Shortage of forensic psychologists in Georgia is squeezing jails, hospitals

Georgia is operating with a 30 percent vacancy rate for forensic psychologists.
Published: May. 22, 2023 at 6:46 PM EDT
Email This Link
Share on Pinterest
Share on LinkedIn

ATLANTA, Ga. (Atlanta News First) - Georgia needs more forensic psychologists.

The state also needs nurses, case workers, and other mental health workers. But state officials are stressing the shortage of forensic psychologists is impacting jails and hospitals across the state.

“We’re in a state of emergency when it comes to workforce,” said Kevin Tanner, the Georgia Commissioner of Behavioral Health and Developmental Disabilities.

“When one part is not functioning correctly, it clogs the entire system up and that’s what we have here. And it really goes back to the workforce challenge. Until we’re able to solve the workforce piece the system is not going to be able to heal itself,” Tanner said Monday in an interview with Atlanta News First.

Tanner said Georgia is operating with a 30 percent vacancy rate of forensic psychologists.

Forensic psychologists are specialists who, among other things, conduct competency examinations of individuals recently arrested.

The exams are called up by a judge, defense, or prosecuting attorney if an individual’s competency is in question to a level where they would not be able to participate in defending themselves in court.

Tanner said along with the alarming vacancy rate, the number of competency orders requested is surging.

Judges have requested 40 percent more competency examinations since 2006, according to Tanner.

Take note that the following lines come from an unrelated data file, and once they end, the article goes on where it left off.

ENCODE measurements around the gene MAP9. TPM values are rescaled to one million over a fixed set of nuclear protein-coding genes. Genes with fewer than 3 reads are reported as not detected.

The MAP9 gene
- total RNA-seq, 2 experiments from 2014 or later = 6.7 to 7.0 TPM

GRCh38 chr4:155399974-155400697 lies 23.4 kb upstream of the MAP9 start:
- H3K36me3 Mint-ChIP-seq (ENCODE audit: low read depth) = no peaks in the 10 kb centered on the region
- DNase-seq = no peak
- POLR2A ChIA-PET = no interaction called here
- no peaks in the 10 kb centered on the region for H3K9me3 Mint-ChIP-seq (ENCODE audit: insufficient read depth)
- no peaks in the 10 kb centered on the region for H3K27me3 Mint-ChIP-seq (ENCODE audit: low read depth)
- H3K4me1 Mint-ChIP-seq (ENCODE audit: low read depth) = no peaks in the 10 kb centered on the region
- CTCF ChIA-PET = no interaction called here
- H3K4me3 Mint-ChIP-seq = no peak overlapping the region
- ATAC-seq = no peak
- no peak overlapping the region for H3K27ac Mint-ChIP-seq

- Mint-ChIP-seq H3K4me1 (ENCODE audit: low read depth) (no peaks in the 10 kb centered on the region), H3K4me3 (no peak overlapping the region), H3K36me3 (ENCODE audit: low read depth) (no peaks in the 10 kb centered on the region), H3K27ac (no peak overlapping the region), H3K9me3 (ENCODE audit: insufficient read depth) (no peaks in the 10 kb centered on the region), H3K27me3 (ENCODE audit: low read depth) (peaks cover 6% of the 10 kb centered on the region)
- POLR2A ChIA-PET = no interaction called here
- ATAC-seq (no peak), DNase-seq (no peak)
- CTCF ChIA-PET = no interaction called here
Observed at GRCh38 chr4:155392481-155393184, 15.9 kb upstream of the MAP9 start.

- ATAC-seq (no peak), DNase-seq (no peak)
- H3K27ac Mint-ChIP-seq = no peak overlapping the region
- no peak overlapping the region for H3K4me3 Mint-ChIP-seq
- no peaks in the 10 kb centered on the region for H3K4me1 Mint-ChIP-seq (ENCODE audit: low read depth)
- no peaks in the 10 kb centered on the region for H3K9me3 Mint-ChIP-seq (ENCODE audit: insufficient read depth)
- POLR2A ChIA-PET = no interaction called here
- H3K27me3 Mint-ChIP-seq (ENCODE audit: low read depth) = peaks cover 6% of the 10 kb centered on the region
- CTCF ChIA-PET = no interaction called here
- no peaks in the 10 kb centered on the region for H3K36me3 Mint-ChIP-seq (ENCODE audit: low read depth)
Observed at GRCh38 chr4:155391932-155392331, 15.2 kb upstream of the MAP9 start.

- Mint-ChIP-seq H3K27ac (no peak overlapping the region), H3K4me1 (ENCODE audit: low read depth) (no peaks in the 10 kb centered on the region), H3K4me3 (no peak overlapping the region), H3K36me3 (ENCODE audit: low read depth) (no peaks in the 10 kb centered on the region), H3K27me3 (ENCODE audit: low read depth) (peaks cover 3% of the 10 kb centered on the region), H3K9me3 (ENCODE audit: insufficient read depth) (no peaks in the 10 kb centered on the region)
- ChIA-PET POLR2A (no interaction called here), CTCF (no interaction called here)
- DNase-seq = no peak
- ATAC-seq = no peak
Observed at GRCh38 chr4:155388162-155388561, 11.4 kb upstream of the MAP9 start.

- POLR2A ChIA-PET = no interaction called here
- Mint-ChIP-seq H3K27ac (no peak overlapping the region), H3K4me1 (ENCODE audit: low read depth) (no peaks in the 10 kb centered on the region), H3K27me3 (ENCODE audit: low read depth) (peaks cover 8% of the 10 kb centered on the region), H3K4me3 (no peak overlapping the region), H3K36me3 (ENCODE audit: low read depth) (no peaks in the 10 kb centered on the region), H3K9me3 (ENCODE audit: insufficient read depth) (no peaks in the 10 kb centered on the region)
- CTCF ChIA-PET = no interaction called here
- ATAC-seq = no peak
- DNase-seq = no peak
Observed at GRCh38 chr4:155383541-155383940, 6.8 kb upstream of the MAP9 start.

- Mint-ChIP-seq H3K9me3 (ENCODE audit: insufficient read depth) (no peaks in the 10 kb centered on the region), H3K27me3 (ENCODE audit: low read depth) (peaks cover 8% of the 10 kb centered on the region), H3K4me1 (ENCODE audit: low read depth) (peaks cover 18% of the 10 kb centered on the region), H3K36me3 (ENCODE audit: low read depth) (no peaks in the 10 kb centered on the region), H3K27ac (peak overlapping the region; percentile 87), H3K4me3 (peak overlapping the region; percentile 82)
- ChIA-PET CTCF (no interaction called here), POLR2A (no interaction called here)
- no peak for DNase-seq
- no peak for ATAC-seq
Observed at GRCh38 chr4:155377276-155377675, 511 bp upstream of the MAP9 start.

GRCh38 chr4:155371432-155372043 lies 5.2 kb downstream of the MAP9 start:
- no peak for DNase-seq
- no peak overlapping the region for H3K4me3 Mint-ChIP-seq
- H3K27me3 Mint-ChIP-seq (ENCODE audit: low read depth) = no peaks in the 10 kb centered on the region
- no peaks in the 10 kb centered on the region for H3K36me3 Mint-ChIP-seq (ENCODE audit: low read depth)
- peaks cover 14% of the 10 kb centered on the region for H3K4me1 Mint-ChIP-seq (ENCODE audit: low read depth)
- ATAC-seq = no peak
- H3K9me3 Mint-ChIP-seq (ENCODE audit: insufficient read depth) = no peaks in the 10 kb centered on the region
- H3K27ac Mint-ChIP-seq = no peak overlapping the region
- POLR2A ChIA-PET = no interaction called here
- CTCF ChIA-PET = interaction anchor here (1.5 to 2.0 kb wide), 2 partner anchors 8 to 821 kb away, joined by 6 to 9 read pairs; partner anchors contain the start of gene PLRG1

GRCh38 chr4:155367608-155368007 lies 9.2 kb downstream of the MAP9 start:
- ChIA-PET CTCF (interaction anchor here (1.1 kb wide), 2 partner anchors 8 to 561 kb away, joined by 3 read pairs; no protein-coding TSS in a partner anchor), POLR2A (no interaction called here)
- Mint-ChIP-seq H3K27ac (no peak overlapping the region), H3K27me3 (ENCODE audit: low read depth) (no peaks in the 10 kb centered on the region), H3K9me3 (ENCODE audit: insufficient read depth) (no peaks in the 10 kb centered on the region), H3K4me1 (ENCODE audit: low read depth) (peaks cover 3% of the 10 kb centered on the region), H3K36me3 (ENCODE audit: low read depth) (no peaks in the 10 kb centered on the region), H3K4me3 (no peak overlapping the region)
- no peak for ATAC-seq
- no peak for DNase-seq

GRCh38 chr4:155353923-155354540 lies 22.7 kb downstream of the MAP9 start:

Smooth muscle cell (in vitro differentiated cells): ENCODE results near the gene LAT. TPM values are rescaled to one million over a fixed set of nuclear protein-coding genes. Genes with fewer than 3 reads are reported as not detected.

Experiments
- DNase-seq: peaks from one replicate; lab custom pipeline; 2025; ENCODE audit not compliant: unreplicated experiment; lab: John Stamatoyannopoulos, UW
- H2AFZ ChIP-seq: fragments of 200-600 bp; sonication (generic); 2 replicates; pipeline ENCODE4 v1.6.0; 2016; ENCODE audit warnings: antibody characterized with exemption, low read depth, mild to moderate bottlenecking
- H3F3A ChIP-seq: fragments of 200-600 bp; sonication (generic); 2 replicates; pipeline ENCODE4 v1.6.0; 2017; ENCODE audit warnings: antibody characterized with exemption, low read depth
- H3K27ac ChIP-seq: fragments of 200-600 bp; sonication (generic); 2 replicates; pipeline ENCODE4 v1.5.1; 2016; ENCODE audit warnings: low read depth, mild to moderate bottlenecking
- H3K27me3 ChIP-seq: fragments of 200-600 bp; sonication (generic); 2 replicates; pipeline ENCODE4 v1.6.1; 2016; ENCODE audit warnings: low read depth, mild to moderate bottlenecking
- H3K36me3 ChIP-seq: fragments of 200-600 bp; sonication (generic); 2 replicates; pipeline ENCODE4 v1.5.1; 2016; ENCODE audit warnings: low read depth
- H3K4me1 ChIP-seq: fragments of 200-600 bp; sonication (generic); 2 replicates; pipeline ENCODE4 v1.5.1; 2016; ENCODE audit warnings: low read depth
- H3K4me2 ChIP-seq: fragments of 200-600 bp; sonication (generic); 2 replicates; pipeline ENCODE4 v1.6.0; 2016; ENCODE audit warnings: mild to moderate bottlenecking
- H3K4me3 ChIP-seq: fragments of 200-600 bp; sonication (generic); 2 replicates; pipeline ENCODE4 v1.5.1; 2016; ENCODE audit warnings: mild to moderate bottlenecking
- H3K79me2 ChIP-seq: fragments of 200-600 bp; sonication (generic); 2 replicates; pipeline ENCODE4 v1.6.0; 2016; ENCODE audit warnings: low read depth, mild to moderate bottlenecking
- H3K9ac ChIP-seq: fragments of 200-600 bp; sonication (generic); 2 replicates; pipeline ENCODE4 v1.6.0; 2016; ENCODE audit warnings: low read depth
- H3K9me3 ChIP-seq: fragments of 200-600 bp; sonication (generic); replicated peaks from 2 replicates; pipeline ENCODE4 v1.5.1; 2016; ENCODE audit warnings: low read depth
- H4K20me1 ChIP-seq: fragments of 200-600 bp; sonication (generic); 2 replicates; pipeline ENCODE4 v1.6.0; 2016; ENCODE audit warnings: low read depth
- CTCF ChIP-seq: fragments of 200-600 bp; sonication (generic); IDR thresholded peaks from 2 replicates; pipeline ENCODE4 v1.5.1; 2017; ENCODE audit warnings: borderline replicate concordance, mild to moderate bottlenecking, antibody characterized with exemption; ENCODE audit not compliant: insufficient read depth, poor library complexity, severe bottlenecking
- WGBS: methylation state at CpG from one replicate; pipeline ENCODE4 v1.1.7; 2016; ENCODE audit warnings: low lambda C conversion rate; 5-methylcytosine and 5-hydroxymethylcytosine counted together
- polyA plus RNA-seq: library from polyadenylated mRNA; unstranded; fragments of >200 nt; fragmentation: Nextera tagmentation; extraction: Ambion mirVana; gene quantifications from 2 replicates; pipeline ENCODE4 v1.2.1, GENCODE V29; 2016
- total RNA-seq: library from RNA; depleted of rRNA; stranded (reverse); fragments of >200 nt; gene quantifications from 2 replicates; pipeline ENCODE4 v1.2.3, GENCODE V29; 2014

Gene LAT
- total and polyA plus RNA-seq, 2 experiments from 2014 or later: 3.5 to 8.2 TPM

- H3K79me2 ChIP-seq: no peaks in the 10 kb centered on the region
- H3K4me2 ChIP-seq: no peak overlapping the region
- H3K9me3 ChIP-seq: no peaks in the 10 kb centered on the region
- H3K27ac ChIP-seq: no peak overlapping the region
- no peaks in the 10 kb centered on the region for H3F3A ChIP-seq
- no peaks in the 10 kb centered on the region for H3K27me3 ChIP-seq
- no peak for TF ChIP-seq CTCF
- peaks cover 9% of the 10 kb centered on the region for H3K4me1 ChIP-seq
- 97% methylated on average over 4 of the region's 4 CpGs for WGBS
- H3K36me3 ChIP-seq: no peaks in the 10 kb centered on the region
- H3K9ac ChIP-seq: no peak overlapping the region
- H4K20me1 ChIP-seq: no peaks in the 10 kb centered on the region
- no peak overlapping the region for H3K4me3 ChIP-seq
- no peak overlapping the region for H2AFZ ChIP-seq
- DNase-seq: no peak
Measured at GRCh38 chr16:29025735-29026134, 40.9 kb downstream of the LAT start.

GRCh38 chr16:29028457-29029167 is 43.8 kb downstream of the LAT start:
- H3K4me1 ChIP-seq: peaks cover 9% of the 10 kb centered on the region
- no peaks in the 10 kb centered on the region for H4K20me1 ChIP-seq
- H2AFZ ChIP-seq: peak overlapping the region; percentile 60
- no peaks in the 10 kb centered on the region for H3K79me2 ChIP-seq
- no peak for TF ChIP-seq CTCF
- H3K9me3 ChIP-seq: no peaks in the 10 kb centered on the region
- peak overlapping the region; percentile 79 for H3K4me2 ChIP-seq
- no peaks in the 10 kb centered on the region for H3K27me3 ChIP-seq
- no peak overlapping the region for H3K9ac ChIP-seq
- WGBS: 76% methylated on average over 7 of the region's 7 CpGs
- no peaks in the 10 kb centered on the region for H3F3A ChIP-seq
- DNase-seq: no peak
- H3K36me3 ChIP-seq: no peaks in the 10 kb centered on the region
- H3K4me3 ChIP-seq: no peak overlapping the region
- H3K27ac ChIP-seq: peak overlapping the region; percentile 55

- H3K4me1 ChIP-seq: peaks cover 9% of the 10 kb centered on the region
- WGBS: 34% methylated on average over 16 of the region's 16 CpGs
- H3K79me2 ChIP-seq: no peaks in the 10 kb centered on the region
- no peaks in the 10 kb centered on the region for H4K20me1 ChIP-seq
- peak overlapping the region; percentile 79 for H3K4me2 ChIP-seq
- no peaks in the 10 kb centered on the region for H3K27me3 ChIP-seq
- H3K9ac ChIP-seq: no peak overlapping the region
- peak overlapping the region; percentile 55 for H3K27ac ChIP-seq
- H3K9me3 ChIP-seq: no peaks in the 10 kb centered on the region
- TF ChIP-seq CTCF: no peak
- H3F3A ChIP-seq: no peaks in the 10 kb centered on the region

Tanner said there’s a 10-month waiting period for those in line for a competency examination.

An inmate waits for this examination either inside a jail or in the community, if a judge has granted bond.

“It’s the first thing I think about and the last thing I think about when I go to bed is how do I improve this system. We all know that needs to be sped up,” said Tanner.

Roughly 1,200 Georgians are on that waiting list.

Tanner said 450 individuals, who have been ruled incompetent for trial by a forensic psychologist, are awaiting medical assistance, but cannot check in to a hospital due to a bed shortage in state hospitals.

Tanner said they are set to start a pilot program in Cobb County jails focused on getting inmates help within a jail setting rather than waiting for beds to open up in a state hospital.

Tanner said clinicians will come to the jail, work with inmates in a separate part of the jail, and help restore competency ahead of a court date.

Tanner said they intend to operate this pilot program in Gwinnett County next.

He said pay is a primary reason for the shortage across the mental health field.

“Pay is part of it. But it’s more than that. It’s retention, it’s recruitment. It’s about increasing the flow of the pipeline coming into the system,” Tanner added.

Tanners said the state is conducting a mental health workforce assessment, set to be published in the coming months.